By Mike Kerman and Open Weaver Banks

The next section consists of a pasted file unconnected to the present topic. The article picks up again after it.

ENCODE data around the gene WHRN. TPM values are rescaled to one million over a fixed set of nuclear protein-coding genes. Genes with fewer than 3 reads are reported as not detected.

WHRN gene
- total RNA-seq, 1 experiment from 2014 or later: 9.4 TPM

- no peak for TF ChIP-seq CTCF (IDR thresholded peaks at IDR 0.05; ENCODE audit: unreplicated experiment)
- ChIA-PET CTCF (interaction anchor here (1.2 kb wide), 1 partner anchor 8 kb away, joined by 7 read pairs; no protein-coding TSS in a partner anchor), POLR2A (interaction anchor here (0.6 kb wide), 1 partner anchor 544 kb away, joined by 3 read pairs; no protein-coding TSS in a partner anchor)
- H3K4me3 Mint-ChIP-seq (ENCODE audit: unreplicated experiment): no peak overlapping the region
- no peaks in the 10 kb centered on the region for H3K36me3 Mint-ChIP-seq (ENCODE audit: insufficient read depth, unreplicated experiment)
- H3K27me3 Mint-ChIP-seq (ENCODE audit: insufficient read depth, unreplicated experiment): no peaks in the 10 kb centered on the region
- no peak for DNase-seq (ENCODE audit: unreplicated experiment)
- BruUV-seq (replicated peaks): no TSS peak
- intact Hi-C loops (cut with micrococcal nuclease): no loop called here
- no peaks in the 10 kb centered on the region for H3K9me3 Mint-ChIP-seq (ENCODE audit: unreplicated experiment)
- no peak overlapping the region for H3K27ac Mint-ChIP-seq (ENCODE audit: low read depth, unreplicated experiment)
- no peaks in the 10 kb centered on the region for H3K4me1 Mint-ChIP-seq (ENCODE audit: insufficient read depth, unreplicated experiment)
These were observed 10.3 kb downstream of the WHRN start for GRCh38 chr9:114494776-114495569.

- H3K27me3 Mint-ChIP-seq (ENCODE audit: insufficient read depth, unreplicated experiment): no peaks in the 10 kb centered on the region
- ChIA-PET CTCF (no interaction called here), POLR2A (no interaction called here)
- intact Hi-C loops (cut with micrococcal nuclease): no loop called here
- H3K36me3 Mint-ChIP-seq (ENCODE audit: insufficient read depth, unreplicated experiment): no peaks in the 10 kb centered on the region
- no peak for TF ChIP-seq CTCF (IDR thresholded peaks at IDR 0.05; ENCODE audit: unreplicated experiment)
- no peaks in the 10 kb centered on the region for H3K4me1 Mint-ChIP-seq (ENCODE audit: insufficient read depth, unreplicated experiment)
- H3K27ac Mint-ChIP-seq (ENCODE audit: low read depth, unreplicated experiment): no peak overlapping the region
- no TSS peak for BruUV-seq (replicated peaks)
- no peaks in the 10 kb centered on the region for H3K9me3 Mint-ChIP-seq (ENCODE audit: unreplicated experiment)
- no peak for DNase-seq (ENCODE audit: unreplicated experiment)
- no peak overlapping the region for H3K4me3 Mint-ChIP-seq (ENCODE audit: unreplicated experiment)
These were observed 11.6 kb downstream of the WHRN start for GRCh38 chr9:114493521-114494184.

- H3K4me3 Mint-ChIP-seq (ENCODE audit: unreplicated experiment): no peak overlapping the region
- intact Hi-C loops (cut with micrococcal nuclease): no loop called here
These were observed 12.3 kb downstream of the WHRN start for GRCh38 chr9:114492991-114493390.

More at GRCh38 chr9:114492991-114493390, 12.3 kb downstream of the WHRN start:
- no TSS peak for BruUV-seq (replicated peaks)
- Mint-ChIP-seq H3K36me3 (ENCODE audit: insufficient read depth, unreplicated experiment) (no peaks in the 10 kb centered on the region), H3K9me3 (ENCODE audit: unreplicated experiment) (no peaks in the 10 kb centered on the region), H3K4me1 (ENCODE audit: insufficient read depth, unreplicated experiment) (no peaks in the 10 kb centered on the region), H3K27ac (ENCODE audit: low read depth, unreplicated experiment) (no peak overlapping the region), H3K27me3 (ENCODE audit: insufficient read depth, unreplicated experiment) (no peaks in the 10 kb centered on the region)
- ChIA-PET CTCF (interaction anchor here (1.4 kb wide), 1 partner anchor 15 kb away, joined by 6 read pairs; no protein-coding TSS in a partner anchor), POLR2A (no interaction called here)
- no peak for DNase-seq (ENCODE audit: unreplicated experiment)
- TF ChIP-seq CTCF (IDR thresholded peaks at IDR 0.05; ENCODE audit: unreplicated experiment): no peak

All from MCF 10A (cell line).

The Washington Court of Appeals held that for local business and occupation (B&O) tax purposes, a securities broker with employees in its Seattle office must source to Seattle the receipts from commissions for services performed by the employees via phone and Internet. Under the city ordinance implementing the state’s required apportionment formula for local B&O tax, service income is sourced to Seattle if: (i) the customer is located in the city; or (ii) the greater proportion of the service income-producing activity is performed in the city than in any other location, based on costs of performance, and the taxpayer is not taxable at the customer location; or (iii) the service income-producing activity is performed within the city, and the taxpayer is not taxable at the customer location. For several years, the city has interpreted “customer location” to be the place where the majority of physical contacts with customers occur. In this case, because the taxpayer’s services were provided by phone and Internet, it had no physical contacts with customers. Therefore, the court held that the taxpayer must source all of its receipts from commissions earned from services provided by employees in its Seattle office to Seattle, where the majority of its income-producing activities occurred, rather than only commissions earned from services provided to customers located in Seattle. Although the court recognized that some of the taxpayer’s activities occurred outside of the Seattle area, it found that the taxpayer failed to provide any documentation or support for its non-Seattle activities. Wedbush Sec., Inc. v. City of Seattle, No. 71932-7-I (Wash. Ct. App. Aug. 10, 2015).